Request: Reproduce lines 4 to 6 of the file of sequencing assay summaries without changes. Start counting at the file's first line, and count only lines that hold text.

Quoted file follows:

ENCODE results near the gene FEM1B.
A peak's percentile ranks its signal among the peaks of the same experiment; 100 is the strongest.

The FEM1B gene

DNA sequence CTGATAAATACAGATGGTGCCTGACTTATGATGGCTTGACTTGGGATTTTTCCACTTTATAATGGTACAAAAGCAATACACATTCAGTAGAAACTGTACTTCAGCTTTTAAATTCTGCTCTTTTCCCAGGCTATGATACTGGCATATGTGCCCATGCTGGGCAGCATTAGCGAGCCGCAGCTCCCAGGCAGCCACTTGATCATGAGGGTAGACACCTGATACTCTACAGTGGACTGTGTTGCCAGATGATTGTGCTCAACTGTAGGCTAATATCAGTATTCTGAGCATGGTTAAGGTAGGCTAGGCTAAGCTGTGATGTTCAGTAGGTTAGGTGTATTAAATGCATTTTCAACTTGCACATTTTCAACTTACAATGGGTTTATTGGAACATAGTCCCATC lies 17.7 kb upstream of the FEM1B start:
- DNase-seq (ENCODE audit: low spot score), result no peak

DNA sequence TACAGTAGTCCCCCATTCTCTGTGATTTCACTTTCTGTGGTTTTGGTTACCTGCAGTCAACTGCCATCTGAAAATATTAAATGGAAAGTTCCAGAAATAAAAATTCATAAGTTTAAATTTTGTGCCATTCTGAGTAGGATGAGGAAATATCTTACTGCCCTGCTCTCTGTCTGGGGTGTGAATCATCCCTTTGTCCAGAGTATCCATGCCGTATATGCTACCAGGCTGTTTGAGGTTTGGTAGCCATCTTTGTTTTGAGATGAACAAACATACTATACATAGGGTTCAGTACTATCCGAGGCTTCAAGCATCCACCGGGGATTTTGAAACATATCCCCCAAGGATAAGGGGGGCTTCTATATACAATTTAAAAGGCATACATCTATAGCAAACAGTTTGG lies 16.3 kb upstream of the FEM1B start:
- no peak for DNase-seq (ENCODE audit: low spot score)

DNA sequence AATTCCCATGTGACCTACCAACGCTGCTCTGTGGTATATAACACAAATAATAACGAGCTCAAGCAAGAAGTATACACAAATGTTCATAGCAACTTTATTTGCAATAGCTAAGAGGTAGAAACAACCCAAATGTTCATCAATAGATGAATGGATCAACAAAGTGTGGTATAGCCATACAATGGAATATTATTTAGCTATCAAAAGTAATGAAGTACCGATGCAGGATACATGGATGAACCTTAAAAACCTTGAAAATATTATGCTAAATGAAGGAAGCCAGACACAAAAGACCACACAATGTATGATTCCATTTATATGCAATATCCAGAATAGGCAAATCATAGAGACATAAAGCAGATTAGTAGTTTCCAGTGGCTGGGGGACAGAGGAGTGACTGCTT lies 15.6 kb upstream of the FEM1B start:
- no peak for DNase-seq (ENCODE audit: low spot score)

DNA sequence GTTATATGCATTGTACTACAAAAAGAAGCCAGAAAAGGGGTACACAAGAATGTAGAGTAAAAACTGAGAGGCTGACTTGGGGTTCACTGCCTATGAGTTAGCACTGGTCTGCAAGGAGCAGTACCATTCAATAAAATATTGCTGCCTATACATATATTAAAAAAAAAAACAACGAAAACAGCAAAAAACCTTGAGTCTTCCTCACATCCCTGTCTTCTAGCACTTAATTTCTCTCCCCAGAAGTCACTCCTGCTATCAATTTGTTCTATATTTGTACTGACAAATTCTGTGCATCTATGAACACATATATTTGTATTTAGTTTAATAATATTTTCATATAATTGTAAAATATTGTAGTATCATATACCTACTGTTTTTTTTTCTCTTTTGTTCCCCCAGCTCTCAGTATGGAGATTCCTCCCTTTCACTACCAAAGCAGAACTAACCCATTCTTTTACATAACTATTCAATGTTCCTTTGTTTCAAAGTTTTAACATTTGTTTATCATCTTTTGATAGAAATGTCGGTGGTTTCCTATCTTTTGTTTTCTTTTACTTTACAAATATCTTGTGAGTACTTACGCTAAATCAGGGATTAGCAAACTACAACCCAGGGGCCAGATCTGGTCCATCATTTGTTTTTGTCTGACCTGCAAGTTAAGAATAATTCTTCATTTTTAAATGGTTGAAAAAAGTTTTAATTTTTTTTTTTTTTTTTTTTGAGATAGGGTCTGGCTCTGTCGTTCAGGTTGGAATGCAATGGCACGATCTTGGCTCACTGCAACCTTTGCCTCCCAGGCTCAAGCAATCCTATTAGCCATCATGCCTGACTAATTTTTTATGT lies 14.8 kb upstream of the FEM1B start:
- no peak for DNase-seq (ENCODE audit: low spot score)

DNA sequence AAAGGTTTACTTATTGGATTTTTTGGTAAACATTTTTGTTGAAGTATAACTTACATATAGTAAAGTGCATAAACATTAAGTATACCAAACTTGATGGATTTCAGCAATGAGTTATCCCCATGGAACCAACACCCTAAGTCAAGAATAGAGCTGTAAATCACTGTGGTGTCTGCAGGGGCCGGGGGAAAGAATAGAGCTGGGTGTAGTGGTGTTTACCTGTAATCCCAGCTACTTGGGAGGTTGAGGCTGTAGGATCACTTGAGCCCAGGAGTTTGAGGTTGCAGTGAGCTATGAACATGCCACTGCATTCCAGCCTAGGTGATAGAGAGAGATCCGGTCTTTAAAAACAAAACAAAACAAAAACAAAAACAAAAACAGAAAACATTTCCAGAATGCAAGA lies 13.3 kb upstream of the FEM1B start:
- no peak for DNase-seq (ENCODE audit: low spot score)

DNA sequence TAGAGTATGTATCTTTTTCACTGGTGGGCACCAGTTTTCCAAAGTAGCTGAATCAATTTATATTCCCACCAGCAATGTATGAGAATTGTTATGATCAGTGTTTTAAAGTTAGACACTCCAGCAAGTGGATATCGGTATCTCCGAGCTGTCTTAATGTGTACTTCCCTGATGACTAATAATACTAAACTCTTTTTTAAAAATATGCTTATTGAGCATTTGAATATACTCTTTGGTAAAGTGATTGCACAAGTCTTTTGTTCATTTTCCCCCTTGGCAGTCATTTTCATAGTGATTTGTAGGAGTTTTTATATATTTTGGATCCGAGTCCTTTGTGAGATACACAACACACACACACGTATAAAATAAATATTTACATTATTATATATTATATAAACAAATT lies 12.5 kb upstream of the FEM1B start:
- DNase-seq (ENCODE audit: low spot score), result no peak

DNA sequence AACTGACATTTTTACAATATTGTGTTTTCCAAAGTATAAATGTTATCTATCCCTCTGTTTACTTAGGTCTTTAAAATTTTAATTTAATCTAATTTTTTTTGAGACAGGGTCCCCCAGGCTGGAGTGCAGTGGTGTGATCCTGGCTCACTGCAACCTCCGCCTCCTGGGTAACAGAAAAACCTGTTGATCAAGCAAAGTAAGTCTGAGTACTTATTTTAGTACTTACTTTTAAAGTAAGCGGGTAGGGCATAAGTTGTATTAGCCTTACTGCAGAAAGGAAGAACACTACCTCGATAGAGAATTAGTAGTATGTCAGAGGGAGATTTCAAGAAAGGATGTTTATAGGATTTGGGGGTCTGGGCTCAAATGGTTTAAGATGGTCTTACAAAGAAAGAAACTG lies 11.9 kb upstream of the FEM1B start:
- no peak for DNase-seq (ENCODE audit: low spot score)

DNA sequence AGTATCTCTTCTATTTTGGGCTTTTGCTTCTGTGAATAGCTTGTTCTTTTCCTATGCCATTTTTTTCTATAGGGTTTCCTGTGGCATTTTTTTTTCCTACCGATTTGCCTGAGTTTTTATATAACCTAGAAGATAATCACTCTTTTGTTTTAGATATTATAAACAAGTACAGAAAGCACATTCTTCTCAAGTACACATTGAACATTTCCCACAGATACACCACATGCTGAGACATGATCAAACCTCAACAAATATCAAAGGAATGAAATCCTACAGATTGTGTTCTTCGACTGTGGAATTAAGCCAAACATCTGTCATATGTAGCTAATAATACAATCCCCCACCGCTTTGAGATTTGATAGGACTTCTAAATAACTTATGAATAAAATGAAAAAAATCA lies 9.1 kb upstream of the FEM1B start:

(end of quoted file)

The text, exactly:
DNA sequence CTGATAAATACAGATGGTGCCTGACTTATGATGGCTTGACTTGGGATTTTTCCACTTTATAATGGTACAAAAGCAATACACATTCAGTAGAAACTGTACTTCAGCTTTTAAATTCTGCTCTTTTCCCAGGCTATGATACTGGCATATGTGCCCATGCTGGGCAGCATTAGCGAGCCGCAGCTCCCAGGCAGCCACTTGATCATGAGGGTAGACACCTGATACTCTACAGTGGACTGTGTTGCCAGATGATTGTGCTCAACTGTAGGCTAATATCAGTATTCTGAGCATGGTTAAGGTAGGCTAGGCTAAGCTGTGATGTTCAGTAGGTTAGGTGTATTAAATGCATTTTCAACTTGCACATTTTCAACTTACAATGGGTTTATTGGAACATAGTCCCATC lies 17.7 kb upstream of the FEM1B start:
- DNase-seq (ENCODE audit: low spot score), result no peak

DNA sequence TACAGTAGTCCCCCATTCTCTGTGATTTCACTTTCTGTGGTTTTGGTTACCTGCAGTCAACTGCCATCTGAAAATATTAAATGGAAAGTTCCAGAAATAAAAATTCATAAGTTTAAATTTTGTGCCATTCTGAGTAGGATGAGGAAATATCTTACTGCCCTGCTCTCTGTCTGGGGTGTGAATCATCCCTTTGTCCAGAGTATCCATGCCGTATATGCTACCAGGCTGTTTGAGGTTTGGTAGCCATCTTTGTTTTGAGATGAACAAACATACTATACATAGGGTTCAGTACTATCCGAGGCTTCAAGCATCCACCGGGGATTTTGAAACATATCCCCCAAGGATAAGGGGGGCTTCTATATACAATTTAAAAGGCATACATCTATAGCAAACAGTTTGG lies 16.3 kb upstream of the FEM1B start: